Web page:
Musings

#MeToo

It was middle of the night. I felt the strange hands making its way under my shirt. Slowly. Until it found its target. He started groping my breasts. My body stiffened. I wanted to shout no. I wanted to remove the hands but I would wake up my mother. So I turned my back on him so he’d let go. But then he found my buttocks. I wanted to cry. But it would wake my mother up. I desperately waited for the morning, for everyone to wake up. For two nights, I suppressed my voice, my tears, my courage. I was about 14 years old.

On the third night, I refused to go back to that house.

Up until today, only two people knew about this. One is my husband. Looking back, I knew I made the right decision. My father would have killed him. I think I had spared the family another burial that day.

Unfortunately I had to deal with these kinds of sexual abuse in most of my teenage life and a few times in my adult life. These were the small incidents, or what I thought were small incidents. The cousins who embraced and kissed me without my permission and tried several times to grope my breasts, the boss who stole a kiss when he thought I was the only one in the office, that other boss who thought I would sleep with him because we shared the same hotel room (I hope he died of his cancer already. The tourism world would be a much safe place without him), that guy in the bus who put his elbow on the arm rest while I was sleeping too close my breasts, that guy who masturbated beside me and classmates in the cinema, that guy in the train who stood too close behind me.

I know I am not the only one. Close friends have told me about how they were rape, sexually abused, sexually harrassed. I did not expect the stories from some of them.

I grew up in the Philippines. I grew up in a family that strictly forbid me to wear shorts and strapless tops least I’d be sexually harassed. I grew up in a society where the rape of the ugly and the fat is a joke that’s being repeated over and over again, on the streets, in comedy bars, by ordinary people, men and women alike, even by celebrities. A society that laughs at rape. All these are very wrong, definitely not the proper way to bring up a vulnerable girl.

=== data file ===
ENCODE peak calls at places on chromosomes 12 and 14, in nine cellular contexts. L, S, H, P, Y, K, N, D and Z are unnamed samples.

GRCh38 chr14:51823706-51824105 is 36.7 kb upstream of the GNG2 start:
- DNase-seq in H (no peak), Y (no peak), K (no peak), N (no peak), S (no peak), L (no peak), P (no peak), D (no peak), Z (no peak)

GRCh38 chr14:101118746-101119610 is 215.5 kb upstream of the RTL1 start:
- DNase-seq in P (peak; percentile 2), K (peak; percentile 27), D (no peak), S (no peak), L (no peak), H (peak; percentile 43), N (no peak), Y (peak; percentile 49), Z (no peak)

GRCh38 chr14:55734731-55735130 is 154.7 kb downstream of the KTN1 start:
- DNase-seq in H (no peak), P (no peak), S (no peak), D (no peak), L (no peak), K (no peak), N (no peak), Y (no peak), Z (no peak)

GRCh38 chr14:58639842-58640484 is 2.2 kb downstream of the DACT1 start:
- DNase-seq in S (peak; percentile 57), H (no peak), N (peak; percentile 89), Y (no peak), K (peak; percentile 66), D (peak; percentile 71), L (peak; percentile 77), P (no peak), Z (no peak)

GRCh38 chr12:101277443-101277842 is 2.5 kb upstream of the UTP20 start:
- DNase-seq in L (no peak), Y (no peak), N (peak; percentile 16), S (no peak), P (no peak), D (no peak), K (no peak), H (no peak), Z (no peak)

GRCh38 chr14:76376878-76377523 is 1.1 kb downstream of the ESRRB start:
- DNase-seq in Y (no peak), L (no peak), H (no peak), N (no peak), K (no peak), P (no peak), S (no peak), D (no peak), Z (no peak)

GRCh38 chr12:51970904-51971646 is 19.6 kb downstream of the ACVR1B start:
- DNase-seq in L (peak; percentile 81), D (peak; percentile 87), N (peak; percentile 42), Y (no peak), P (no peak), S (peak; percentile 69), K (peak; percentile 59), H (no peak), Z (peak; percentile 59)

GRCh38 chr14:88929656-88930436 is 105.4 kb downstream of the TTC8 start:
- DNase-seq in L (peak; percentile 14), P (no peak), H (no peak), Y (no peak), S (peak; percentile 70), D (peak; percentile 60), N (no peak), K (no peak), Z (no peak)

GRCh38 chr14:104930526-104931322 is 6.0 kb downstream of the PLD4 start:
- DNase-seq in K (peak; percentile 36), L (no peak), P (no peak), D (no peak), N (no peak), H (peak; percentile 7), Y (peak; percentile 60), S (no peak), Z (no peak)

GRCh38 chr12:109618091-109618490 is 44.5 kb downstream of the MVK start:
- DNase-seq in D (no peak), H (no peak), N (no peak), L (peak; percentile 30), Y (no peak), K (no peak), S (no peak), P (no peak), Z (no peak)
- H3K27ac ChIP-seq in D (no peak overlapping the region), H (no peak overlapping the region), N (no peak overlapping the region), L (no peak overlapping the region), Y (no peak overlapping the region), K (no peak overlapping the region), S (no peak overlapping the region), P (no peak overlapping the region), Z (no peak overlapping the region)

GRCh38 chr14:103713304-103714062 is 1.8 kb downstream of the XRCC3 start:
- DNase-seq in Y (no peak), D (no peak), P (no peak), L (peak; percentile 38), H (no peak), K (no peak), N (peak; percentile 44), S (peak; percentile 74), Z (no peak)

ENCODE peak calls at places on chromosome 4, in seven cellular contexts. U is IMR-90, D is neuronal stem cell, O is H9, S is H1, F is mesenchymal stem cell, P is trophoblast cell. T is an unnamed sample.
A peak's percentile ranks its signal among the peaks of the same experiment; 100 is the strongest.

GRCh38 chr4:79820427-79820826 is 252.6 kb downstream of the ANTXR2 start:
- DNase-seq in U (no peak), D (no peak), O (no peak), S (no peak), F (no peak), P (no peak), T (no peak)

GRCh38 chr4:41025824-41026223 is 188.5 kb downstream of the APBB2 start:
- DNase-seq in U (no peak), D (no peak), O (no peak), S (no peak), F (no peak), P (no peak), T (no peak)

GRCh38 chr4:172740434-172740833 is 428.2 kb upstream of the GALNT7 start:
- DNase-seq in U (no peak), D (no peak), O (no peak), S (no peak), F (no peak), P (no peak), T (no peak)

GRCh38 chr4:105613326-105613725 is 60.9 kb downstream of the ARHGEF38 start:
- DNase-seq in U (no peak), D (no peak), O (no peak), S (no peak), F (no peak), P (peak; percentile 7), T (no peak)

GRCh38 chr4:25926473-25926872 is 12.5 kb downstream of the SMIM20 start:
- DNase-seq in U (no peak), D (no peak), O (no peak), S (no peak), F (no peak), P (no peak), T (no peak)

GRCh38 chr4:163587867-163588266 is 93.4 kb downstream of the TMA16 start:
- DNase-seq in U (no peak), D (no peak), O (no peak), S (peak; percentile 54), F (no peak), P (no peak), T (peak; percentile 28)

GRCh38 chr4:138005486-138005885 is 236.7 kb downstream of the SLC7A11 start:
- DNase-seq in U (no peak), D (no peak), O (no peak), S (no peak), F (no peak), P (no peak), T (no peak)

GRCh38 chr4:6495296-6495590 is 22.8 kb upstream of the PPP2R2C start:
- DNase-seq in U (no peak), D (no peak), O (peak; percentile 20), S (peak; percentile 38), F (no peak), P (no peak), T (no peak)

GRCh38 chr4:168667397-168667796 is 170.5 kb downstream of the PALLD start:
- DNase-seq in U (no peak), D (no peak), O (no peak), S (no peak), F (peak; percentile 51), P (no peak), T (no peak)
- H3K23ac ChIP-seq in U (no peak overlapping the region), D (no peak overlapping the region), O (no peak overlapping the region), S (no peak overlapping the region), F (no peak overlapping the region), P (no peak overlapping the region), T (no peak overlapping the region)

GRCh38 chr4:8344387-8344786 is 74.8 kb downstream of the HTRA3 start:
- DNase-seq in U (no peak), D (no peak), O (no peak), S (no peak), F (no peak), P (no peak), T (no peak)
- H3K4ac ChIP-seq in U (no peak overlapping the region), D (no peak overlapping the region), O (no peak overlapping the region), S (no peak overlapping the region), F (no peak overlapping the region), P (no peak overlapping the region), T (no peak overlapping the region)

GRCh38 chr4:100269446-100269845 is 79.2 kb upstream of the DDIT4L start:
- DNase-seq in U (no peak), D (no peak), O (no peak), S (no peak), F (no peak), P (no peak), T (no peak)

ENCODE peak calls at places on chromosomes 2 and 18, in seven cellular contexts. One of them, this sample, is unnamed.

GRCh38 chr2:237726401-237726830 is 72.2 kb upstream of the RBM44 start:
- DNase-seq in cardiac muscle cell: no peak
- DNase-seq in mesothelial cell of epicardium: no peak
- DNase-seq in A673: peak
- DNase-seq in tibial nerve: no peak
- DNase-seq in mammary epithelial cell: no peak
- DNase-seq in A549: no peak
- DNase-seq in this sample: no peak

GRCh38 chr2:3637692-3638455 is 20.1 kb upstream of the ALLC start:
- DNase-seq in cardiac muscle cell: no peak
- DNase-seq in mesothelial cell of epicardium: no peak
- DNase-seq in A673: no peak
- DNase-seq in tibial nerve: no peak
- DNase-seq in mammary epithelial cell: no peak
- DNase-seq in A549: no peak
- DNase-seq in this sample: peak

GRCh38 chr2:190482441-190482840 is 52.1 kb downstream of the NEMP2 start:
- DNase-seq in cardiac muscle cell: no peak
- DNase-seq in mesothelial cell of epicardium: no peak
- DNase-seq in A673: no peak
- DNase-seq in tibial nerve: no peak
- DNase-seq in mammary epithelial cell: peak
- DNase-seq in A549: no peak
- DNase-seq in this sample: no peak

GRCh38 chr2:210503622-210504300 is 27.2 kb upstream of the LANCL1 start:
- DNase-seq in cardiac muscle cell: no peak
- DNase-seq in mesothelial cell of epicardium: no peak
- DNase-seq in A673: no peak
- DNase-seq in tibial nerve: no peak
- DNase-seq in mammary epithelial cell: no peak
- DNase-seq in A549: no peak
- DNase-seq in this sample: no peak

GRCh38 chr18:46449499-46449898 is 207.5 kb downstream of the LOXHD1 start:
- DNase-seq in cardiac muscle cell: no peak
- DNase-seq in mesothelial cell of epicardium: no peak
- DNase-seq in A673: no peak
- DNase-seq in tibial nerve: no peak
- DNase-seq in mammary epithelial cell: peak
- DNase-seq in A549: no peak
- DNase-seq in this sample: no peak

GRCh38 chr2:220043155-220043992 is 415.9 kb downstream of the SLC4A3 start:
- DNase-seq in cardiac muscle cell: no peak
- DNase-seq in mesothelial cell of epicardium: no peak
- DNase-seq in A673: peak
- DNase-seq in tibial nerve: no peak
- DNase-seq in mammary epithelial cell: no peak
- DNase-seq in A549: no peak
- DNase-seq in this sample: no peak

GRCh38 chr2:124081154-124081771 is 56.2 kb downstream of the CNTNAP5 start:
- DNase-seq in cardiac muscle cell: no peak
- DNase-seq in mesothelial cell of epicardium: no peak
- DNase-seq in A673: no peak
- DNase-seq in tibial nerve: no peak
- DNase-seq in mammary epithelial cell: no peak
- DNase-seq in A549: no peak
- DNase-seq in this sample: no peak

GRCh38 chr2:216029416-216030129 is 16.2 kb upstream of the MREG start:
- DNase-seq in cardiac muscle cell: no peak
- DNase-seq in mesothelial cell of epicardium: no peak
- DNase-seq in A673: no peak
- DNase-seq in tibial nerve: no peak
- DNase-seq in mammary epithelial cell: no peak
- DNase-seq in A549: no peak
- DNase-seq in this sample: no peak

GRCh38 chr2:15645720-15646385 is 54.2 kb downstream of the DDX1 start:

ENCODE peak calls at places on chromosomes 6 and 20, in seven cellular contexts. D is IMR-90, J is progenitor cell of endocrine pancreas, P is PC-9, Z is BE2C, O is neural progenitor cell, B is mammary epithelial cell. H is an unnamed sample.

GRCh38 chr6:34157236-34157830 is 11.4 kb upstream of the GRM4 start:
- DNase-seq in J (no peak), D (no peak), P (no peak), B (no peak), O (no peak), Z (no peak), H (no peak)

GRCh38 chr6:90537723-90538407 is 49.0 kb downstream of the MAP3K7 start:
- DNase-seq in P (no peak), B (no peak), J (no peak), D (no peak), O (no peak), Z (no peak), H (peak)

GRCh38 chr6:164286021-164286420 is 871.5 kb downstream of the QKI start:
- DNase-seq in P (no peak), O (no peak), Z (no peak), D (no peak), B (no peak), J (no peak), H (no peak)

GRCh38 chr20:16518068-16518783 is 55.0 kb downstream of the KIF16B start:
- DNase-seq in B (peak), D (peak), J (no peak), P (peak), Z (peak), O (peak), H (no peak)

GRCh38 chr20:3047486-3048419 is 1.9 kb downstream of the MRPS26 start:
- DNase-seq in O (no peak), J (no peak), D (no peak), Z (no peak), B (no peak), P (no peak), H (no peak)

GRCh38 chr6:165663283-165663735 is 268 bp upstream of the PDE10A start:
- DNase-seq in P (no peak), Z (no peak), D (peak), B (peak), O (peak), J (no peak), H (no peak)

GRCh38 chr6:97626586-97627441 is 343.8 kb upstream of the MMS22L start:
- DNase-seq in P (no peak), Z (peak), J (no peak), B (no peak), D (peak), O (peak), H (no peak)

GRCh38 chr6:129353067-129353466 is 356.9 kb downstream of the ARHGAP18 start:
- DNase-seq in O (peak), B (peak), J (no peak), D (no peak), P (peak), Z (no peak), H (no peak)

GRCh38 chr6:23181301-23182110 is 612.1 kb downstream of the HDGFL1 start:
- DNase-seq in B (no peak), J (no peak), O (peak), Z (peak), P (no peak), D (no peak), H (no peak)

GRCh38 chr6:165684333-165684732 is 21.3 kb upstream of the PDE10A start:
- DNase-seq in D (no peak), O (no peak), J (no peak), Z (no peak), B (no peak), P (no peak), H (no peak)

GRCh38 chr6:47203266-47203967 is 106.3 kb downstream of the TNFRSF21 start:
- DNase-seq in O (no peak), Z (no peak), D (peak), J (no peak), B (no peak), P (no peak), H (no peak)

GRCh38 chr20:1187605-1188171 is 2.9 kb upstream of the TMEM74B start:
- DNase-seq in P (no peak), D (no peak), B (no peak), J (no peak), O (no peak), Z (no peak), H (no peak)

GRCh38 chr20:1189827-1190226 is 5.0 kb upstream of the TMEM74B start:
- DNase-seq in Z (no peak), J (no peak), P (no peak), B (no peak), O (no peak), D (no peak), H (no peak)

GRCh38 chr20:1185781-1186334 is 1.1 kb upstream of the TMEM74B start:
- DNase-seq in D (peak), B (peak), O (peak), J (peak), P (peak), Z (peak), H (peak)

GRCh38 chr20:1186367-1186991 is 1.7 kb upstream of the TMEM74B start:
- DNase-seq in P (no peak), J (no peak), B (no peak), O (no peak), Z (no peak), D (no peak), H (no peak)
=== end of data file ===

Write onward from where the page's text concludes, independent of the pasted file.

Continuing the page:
Had I told my story earlier, I’m sure many will say it’s my fault. I wasn’t the most prudent girl. I hang out with the boys, I wear whatever I like, I curse, I shout, I make the first move when I like someone. I’ve kissed boys at 14. I already had boyfriends.

When I got pregnant, I was desperately hoping for a boy. In fact, in the first four months, I called my baby a boy’s name. But I was given a girl. Every single sexual harassment I’ve experienced came back to me. I am so afraid for my daughter because this world is such dangerous place for girls.

In the car today, when I told husband that I am’m joining #MeToo by blogging about my story, he asked why is it only now that women are coming out, en masse, to tell their stories. He was struggling for the word to describe the extent of this campaign, corrected himself when he said “hype”.

I told him from his point of view as male, it is very hard to understand the sexual abuse of women, particularly when one has not experienced it himself. The shame, the fear, feeling dirty, being judged. But because many women are speaking out, women like me are finding the courage to share our stories.

I don’t blame him. Our society has systematized the abuse of women, from our sexuality to our wages, to our role in the society. Men has put measures in place, through politics and religion, so that women would be treated beneath them and that they (men) would decide how we women would live our lives. If we don’t fall under the categories they’ve set for us, we are judged and the blame is put on us. Make no mistakes about it, women are sometimes also part of that blaming.

Very few men are an exception. And as long as their number remains scarce, the abuse of women will continue.

It felt strange to write this. I thought I would bring this secret to my grave. I never expected I’d had the courage to make this public. My family is on Facebook too. But it would be unfair to all the women who had experienced sexual abuse (and ultimately to my daughter) if I remain silent.

Ladies, girls, please have the courage. If a man attempts sexual advances on you, fight back, file a complaint, speak about it. How would you know if it’s sexual harassment or sexual abuse? It’s very simple “YOU DON’T WANT IT, YOU DID NOT PERMIT IT.” It does not matter whether it’s a stranger, a family or your very own husband. Your body is yours alone. No one can touch it without your approval, no one has the right to it except you.

And I will make sure my little girl will grow up with this in mind.

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